FIG. 4 is a schematic block diagram of the CHP system of the present invention having its rotating components integrated; and

FIG. 5 is a schematic block diagram of the CHP system of the present invention having a high speed motor/generator.


The preferred thermodynamic cycle for use by the CHP system of the present invention is a subatmospheric Brayton cycle that was developed in the 1970's. Also referred to as an inverted Brayton cycle, it is described in detail in Section 3.10 “The inverted Brayton cycle” on pages 135-140 of David Gordon Wilson's book “The Design of High-Efficiency Turbomachinery and Gas Turbines” published by the MIT Press in 1984.

The cycle is further described in U.S. Pat. No. 4,280,327 entitled “Solar Powered Turbine System” issued Jul. 28, 1981 to Robin Mackay, and U.S. Pat. No. 4,347,711 entitled “Heat Actuated Space Conditioning Unit with Bottoming Cycle” issued to James C. Noe and David W. Friedman on Sep. 7, 1982, both of which are incorporated herein by reference.

The basic concept is to create a heating system that operates in cyclical fashion such as a residential or commercial water heater or a furnace which typically operates in the full-ON or full-OFF mode. Thus, when the heating system is required and turned ON, the system starts and provides the heat using the rejected heat from the gas turbine. Simultaneously, the system produces electricity in parallel with the facility's electric system and can reduce the amount generated by and purchased from the electric utility. If the power produced is more than the facility is consuming, the additional power can be delivered to the utility for sale or for credit against future or past purchases of electricity.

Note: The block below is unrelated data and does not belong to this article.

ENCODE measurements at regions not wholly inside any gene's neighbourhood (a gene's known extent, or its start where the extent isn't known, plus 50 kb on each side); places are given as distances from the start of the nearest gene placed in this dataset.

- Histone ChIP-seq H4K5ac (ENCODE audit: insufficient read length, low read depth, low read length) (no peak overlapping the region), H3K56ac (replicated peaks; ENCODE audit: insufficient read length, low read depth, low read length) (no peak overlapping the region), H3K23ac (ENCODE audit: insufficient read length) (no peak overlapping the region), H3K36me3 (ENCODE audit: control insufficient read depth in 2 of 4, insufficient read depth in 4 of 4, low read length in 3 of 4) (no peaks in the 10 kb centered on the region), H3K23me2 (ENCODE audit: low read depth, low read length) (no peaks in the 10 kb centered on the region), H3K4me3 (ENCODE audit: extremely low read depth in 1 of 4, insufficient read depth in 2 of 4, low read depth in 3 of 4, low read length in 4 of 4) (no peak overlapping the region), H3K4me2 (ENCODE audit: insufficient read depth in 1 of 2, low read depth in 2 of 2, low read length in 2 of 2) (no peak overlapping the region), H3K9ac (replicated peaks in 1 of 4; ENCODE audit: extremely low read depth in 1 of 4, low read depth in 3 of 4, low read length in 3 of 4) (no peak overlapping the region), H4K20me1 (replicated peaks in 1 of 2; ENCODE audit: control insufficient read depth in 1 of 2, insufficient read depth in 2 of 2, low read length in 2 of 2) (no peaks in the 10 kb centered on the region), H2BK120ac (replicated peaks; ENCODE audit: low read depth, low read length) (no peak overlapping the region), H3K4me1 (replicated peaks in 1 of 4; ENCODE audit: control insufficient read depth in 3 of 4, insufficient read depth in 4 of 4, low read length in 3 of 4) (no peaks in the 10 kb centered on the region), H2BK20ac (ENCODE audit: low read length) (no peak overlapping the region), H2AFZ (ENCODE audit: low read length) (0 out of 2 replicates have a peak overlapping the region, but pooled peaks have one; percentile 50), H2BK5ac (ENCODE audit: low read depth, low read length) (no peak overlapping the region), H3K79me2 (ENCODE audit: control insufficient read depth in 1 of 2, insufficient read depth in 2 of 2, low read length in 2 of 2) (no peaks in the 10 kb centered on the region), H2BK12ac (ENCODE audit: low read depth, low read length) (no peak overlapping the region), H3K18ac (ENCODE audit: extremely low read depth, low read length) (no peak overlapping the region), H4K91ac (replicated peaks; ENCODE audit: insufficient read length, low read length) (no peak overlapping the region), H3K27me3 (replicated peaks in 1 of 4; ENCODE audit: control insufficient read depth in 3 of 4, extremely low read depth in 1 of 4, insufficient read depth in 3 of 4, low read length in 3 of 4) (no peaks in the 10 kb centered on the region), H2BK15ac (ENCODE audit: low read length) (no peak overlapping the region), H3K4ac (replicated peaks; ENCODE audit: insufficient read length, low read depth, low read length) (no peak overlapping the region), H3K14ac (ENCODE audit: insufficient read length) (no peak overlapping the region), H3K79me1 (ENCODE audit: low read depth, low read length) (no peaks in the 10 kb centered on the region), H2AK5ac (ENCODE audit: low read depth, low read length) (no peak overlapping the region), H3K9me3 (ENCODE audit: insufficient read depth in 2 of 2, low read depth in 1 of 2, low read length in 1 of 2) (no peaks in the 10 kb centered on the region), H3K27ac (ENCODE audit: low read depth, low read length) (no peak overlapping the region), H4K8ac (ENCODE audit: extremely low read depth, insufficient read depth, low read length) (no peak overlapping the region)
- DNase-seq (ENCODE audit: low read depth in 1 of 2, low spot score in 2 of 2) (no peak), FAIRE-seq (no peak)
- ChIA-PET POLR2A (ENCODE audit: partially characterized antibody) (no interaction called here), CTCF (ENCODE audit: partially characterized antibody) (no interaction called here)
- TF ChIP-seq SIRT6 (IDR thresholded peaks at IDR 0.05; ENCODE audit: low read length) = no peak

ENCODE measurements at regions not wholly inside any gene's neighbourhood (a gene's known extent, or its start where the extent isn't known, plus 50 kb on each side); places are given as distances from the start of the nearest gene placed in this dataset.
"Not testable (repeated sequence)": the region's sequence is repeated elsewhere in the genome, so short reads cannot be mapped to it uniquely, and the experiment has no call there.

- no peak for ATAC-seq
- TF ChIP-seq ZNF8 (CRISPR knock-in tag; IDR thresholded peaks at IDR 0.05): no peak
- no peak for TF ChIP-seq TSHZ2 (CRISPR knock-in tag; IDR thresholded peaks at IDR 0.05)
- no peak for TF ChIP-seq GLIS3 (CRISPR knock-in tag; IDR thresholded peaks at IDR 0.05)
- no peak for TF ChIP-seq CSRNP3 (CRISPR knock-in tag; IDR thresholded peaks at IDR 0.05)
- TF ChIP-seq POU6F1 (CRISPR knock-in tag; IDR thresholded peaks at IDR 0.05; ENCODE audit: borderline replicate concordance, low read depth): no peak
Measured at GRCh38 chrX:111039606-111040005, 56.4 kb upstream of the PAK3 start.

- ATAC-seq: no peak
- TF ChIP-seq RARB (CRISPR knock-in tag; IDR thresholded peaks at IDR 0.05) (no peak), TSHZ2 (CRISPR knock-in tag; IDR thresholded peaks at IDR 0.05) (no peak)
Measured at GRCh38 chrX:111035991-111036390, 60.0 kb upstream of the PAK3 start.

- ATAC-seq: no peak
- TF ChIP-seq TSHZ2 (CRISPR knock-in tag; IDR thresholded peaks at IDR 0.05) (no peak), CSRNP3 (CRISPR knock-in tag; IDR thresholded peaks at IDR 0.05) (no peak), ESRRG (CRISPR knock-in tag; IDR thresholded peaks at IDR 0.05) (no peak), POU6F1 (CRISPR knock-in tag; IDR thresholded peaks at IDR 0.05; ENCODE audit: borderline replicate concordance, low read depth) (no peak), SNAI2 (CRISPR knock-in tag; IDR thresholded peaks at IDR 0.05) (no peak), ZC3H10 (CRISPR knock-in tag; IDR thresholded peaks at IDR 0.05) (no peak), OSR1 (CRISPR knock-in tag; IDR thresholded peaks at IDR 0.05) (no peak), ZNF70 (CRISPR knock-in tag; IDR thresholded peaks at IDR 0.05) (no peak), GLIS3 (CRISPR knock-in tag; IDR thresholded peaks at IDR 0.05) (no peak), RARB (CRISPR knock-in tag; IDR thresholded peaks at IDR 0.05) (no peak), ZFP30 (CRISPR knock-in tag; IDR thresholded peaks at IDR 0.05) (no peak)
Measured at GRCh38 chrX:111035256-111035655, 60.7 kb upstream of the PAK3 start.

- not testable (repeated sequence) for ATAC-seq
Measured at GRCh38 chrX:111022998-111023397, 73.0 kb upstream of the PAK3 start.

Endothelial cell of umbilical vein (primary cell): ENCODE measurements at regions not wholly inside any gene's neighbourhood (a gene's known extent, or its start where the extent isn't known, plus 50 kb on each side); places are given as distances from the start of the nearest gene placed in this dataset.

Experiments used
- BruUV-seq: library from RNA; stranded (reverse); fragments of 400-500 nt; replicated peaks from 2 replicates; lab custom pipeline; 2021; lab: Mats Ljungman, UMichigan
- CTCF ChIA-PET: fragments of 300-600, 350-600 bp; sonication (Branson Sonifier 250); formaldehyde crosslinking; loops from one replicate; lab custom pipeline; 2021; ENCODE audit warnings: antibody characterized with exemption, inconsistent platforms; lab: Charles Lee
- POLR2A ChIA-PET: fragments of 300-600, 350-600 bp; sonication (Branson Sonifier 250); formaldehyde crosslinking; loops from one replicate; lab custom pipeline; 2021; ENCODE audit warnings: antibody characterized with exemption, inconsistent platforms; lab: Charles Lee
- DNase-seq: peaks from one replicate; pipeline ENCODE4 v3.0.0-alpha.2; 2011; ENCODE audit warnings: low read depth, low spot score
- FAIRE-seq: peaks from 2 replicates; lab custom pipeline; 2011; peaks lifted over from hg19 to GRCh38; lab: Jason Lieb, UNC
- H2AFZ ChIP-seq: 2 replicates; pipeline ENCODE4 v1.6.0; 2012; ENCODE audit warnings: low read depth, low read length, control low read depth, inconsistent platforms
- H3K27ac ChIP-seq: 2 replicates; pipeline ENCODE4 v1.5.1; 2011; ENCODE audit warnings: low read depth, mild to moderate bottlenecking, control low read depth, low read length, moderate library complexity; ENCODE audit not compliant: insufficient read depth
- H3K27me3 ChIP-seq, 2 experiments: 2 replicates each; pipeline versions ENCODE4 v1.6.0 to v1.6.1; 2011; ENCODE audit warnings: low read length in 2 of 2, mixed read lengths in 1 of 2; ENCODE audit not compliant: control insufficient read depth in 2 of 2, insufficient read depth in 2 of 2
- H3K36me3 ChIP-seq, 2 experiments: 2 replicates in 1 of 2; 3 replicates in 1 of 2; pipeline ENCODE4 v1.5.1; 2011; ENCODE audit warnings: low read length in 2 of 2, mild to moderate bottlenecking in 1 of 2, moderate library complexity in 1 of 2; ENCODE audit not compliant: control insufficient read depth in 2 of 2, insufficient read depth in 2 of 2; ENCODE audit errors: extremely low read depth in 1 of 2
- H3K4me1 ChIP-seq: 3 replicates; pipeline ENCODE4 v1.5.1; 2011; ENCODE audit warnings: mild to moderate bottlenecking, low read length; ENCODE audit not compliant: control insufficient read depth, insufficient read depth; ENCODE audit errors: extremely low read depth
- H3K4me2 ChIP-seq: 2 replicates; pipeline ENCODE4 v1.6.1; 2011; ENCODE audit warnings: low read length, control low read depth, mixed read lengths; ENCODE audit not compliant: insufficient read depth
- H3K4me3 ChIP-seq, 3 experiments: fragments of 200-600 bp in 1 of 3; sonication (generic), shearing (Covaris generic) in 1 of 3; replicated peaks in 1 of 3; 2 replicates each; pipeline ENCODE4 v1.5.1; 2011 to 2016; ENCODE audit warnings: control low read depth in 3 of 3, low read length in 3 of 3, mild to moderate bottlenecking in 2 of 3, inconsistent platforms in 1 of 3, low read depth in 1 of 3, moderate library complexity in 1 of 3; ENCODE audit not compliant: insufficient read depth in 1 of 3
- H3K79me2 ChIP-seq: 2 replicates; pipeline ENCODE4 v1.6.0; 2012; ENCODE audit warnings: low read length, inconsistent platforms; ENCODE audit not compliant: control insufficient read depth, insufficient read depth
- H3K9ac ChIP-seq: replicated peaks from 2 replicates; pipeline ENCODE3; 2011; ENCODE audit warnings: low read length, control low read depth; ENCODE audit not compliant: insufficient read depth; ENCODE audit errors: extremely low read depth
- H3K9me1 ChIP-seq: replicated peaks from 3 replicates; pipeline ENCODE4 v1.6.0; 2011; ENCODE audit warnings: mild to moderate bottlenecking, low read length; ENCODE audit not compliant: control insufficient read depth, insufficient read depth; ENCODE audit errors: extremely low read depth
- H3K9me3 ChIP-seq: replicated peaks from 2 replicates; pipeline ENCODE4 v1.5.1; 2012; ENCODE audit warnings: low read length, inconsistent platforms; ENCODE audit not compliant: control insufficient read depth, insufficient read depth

FIG. 3 illustrates the preferred embodiment of the concept. The solid lines terminating in arrowheads show fluid flow, the dashed lines show control wires, and the three solid lines between electric load 40 and breaker 38 and between breaker 38 and motor/generator 30 show power wires.

Breaker 38, which connects the electric load 40 to induction motor/generator 30, is normally open. As the electric load 40 is connected to the facility's electrical system and/or the electric utility grid, it becomes a source of power for motor/generator 30 to act as a motor and start the system. Motor/generator 30 is mechanically connected through shaft 36 to the low-speed shaft of gearbox 34. The high-speed shaft of gearbox 34 is mechanically connected through shaft 32 to compressor 12 which is mechanically connected through shaft 24 to turbine 22.